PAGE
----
An-Na’im suggests that the equality of all people, irrelevant of their sex or religious belief, would have been established if this Qur’anic text had been made the basis of the relevant Shari’a. However, this did not occur in the seventh century. An-Na’im explains that ‘When it was shown in practice that the Arabs were not mature enough to appreciate and live in accordance with those superior principles, and they conspired to kill the Prophet, the offer of freedom and responsibility was withdrawn.’[xiii] The two concepts of compulsion (ikrah) and guardianship were imposed once the Prophet had migrated to Medina. Also at this time, various Qur’anic verses explaining the different levels of jihad to promote Islam and the ‘discrimination against non-Muslims and women were revealed’.[xiv] The relevant verses include Surah At-Tauba or Baraat 9, verse 29[xv], Surah At-Tauba or Baraat 9, verse 5[xvi] and Surah An-Nisa 4, verse 34.[xvii]
The policy of the Prophet was to confirm the principles of Shari’a on these verses, and elaborate them, which during the following 300 years, enabled the Muslim jurists to rationalise the law by systematising and defining the catalogues of crimes. This involved the comparison of the earliest text of law from the Prophet’s time in Mecca with the later laws established in Medina. Any laws from Mecca that appeared to be inconsistent with those in Medina were argued to have been repealed or abrogated to the latter in the legal definitions and interpretations. As they remained within the Qur’an and the ahadith (traditions), they were still revered by Muslims, and held to represent ethical standards, but with no weight or legal binding. The majority of Muslim jurists concluded that this was the situation to be maintained in Shari’a. However, Mahmoud Taha held another position in his corollary.
His main argument was that the idea of the abrogation of the original Meccan Qur’anic verses was, in full meaning, that their repeal was purely a temporary suspension until the appropriate context in the future would allow them to be clearly valid for implementation and enforcement. He based this view on the idea that ‘abrogation’ should be supported by the rationale supporting it, including the socio-economic and political circumstances within the Arabia region at the time of their revelation. Taha acknowledged that, through time, the conditions of societies change and develop; thus, Shari’a was established in a way that in modern days, it would be able to respond by deeming the Qur’anic verses of freedom of choice and personal responsibility as authentic and valid. This would uphold the principles of freedom and equality, which would be the basis of modern day Shari’a. Thus, ‘in other words, he advocated the development of a modern Islamic Shari’a law from the basic Islamic sources to meet the needs and aspirations of today’.[xviii]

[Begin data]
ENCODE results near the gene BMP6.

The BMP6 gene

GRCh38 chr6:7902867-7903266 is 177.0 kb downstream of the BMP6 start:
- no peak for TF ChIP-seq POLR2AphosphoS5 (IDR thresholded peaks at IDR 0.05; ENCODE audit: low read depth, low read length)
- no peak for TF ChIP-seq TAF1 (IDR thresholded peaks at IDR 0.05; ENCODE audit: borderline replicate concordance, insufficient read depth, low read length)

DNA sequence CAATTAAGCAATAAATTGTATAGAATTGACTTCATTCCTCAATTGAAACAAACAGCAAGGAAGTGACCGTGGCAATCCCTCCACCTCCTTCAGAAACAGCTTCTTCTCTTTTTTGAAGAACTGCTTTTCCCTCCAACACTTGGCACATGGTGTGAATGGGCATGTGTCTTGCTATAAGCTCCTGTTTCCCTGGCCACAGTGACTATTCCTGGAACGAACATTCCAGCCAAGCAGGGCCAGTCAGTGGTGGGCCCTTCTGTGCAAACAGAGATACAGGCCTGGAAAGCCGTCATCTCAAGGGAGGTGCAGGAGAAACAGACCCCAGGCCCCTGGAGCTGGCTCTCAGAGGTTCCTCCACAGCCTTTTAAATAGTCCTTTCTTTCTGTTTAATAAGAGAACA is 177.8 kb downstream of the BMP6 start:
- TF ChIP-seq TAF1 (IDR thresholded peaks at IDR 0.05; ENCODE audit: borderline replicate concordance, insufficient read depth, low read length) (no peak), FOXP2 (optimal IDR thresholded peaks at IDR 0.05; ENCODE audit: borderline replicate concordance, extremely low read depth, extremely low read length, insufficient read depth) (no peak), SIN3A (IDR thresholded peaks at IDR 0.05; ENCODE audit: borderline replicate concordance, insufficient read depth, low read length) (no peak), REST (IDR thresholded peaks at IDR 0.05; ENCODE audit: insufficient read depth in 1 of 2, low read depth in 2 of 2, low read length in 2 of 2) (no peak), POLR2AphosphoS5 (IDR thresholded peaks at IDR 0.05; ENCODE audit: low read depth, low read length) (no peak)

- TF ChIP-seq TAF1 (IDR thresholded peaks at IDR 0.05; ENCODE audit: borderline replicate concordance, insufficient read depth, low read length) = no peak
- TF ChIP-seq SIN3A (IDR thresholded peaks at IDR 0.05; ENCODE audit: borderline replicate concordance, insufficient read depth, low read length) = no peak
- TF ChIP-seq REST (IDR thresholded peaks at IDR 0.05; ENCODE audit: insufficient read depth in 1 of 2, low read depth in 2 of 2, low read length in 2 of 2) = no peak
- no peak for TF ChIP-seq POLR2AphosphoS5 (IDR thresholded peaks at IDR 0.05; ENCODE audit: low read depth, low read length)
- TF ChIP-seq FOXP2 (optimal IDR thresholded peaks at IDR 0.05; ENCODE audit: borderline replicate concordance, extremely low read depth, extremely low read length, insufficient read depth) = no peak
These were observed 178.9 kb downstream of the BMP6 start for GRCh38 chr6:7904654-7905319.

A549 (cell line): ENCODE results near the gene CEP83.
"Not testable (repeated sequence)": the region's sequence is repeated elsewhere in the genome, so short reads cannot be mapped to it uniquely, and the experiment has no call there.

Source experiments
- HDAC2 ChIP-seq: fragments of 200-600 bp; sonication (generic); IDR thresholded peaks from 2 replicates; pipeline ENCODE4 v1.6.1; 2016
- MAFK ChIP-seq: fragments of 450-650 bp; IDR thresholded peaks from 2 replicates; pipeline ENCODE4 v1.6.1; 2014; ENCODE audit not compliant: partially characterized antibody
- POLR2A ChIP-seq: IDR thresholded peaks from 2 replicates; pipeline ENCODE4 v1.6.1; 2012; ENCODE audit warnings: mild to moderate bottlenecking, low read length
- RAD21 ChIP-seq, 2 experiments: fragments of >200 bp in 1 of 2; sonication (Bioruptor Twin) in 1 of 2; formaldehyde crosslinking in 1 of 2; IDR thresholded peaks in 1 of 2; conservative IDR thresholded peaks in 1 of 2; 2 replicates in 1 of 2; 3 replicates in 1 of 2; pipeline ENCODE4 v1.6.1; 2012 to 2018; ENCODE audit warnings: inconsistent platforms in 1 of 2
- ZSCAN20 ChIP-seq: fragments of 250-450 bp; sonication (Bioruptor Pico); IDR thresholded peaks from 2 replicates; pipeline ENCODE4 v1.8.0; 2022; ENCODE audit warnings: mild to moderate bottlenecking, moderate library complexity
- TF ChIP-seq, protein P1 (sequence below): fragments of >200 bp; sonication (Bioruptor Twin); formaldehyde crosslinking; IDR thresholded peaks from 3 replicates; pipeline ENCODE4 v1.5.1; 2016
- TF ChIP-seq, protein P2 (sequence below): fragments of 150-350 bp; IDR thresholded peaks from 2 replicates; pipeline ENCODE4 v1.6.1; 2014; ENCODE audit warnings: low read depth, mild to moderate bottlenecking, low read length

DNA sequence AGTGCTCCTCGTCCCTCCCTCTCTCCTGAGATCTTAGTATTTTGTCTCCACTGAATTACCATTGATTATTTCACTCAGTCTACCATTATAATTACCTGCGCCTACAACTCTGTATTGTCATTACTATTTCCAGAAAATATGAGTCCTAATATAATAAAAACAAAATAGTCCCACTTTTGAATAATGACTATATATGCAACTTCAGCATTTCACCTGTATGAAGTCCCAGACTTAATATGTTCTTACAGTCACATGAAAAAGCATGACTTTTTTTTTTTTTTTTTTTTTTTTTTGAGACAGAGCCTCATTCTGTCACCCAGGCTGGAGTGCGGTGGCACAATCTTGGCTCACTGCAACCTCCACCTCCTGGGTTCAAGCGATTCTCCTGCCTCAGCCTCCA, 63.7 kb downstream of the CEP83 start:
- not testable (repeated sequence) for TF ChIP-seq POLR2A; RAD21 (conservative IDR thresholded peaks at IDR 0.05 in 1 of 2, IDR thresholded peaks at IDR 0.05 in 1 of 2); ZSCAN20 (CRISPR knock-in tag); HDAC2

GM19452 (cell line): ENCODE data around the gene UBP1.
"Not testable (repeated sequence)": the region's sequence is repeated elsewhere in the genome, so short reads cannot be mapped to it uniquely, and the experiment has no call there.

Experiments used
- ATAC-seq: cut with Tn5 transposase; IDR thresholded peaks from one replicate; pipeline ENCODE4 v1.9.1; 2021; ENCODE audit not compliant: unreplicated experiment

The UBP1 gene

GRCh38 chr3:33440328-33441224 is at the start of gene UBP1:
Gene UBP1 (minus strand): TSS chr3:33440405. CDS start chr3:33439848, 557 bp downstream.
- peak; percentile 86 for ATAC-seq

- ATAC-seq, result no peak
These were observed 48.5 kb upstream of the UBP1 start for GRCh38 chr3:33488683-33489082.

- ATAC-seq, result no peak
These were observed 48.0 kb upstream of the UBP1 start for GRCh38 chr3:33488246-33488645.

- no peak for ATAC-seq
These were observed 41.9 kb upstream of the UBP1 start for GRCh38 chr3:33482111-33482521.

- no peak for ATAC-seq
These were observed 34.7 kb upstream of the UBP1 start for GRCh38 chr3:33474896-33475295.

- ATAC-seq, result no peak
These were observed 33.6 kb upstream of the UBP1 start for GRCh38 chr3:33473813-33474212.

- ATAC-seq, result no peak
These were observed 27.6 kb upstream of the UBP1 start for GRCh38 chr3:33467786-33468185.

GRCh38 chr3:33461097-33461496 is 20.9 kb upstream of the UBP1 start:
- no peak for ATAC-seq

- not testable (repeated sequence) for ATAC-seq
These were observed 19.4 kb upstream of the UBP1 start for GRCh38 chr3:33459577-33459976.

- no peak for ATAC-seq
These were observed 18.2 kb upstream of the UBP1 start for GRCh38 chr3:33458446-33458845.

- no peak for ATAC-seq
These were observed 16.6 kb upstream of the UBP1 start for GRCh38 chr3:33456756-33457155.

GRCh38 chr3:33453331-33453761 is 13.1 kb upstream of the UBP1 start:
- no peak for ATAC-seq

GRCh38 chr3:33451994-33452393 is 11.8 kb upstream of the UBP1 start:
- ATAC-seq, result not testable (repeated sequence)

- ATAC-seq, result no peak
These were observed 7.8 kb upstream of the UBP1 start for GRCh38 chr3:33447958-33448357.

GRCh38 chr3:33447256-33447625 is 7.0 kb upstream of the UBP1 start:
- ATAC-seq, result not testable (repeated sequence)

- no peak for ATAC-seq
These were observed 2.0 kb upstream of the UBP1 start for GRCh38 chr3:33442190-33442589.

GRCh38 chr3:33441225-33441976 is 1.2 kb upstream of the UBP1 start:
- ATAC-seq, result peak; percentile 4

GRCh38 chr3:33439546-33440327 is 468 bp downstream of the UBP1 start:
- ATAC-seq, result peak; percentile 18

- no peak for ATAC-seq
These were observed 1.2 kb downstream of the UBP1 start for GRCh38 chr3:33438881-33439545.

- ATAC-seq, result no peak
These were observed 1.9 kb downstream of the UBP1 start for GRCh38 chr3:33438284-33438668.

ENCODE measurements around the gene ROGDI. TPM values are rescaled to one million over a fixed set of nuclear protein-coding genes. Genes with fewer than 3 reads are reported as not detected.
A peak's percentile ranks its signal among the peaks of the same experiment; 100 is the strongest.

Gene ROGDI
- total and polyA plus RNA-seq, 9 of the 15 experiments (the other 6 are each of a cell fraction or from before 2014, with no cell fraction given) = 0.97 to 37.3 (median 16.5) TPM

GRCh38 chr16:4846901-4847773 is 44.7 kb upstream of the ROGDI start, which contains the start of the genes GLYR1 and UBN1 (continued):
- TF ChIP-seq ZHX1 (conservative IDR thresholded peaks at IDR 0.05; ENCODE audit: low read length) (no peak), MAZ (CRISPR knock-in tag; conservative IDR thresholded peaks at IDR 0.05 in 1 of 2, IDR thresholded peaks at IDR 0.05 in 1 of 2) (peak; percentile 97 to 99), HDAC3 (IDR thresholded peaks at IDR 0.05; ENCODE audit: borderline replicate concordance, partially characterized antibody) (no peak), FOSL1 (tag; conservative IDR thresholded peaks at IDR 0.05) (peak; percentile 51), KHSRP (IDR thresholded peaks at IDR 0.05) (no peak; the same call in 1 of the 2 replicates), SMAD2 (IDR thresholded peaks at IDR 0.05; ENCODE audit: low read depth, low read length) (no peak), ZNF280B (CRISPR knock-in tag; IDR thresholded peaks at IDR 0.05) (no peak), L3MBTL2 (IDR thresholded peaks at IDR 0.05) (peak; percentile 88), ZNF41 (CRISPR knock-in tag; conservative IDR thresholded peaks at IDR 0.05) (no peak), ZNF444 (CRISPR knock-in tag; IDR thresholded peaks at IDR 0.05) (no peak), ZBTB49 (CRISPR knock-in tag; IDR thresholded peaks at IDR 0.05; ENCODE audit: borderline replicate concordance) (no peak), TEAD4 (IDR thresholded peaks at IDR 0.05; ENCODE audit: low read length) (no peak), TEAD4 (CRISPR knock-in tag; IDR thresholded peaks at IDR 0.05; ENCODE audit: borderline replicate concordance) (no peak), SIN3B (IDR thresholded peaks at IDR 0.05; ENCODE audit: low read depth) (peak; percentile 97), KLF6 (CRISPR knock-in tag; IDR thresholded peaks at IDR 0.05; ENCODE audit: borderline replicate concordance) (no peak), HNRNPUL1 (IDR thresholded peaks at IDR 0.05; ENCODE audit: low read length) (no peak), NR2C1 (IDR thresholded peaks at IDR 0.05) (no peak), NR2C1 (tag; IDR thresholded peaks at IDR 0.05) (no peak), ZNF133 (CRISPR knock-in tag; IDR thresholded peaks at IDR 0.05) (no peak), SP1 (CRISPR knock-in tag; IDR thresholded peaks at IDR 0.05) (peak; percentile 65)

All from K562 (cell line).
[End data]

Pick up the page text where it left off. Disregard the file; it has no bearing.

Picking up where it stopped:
In the 1950s, the Republican Party redirected its mandate towards propagating this new, more liberal, interpretation of Islam. However, An-Na’im states that the party was not a genuine ‘political party’ in the usual use of the label, as it never contested any elections and did not seek any power by any alternate means. It solely concentrated on aiming to re-educate and acquaint the population through public lectures, public debates and by spreading the information of their conception with pamphlets and books. They held a strict adherence to non-violent, open and very direct acts in their active propagation.[xix]